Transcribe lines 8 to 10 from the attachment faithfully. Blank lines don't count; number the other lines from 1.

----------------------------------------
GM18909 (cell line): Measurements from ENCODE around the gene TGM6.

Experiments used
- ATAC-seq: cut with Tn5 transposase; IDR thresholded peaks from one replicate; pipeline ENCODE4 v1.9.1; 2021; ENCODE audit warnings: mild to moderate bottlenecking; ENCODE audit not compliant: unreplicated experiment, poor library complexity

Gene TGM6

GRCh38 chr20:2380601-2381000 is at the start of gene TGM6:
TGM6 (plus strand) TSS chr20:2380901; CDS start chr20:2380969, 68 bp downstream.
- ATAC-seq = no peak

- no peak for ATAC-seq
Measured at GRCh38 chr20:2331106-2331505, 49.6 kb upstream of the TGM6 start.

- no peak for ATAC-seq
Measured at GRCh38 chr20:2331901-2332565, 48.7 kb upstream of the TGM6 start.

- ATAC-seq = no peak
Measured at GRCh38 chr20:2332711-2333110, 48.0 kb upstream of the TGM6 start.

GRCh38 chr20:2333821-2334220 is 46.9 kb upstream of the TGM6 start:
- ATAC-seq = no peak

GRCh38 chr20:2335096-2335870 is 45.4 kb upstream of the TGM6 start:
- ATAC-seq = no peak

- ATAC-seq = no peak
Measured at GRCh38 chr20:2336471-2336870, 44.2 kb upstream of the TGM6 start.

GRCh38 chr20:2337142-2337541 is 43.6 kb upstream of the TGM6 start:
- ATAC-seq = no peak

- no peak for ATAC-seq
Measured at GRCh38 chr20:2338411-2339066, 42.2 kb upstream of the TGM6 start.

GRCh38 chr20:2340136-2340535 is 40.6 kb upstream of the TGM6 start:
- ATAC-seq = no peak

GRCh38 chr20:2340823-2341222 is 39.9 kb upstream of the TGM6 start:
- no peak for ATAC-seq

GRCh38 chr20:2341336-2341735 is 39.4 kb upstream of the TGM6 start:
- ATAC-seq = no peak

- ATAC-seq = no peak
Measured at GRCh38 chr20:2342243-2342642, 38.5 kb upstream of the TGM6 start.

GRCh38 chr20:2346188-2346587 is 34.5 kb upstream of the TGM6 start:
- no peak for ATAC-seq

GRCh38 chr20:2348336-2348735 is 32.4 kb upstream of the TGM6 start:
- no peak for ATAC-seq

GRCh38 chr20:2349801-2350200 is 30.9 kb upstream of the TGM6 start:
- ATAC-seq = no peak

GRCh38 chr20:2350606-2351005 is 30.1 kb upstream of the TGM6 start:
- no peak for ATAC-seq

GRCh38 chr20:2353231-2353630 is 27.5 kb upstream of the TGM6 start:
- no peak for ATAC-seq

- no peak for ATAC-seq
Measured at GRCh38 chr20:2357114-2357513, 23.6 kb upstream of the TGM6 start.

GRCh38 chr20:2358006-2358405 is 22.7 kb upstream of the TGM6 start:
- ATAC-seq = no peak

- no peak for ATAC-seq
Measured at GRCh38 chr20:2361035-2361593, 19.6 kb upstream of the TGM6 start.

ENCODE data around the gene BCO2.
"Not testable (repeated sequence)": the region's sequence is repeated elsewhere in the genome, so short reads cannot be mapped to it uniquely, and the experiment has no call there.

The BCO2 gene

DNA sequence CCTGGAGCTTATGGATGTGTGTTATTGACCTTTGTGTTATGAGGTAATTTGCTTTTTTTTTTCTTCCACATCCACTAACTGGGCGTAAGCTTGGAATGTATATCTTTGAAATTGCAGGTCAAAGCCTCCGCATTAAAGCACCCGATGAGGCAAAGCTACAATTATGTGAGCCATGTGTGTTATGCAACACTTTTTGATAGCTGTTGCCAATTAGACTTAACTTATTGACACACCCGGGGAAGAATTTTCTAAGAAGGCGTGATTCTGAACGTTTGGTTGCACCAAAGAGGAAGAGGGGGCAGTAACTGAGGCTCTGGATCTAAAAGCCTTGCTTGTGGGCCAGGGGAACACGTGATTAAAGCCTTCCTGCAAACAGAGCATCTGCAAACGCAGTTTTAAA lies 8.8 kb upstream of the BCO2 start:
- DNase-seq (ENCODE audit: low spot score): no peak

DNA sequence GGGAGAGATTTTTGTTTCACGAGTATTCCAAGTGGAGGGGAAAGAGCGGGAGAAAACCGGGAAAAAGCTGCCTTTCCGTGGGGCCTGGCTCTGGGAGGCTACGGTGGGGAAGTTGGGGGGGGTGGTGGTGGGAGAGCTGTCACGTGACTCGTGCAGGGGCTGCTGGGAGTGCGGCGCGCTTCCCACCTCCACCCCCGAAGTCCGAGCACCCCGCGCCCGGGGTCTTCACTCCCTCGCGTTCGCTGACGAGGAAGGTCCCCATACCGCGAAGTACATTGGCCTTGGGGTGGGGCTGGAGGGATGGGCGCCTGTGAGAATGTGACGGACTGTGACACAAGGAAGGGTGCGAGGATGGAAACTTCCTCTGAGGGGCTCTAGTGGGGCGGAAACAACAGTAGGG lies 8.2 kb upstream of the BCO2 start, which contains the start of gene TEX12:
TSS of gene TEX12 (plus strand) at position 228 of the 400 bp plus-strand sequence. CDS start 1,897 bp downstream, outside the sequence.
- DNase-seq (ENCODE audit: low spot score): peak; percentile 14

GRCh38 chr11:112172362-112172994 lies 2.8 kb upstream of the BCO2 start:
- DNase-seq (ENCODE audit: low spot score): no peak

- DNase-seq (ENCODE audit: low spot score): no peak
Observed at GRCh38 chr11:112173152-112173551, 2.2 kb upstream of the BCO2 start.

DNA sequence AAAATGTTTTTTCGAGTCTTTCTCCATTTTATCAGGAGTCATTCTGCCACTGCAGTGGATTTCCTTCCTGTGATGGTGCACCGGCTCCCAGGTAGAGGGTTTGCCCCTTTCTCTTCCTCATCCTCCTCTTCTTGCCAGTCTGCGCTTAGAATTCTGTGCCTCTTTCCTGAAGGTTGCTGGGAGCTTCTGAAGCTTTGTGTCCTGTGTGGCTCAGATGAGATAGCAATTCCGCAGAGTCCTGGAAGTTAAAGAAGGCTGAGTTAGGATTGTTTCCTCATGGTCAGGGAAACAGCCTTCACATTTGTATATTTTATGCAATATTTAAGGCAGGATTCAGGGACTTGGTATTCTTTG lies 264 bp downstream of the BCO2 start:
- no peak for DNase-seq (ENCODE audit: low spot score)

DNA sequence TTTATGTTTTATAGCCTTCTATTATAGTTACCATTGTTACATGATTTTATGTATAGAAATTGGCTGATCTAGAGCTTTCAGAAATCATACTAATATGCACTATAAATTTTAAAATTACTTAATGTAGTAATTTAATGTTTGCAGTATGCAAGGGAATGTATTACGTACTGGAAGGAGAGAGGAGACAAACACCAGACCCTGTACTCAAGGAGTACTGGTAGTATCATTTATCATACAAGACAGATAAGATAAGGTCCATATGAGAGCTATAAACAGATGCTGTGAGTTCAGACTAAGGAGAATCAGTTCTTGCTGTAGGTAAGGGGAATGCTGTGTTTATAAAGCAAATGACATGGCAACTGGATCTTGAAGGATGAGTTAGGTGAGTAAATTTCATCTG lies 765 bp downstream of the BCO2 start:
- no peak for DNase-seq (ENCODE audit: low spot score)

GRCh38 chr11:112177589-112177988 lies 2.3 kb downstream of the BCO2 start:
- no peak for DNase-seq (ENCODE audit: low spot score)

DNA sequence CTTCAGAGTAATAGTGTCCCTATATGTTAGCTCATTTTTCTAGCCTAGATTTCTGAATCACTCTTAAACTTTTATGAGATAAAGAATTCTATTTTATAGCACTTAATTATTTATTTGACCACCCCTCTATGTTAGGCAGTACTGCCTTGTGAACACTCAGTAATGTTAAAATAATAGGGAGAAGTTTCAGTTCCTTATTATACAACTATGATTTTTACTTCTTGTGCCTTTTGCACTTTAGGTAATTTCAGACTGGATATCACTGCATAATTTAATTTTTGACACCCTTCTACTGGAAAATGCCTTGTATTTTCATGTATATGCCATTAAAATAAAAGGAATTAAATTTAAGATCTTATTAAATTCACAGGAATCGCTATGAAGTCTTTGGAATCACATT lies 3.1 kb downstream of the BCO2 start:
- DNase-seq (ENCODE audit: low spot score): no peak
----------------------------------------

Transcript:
- no peak for ATAC-seq
Measured at GRCh38 chr20:2331106-2331505, 49.6 kb upstream of the TGM6 start.

- no peak for ATAC-seq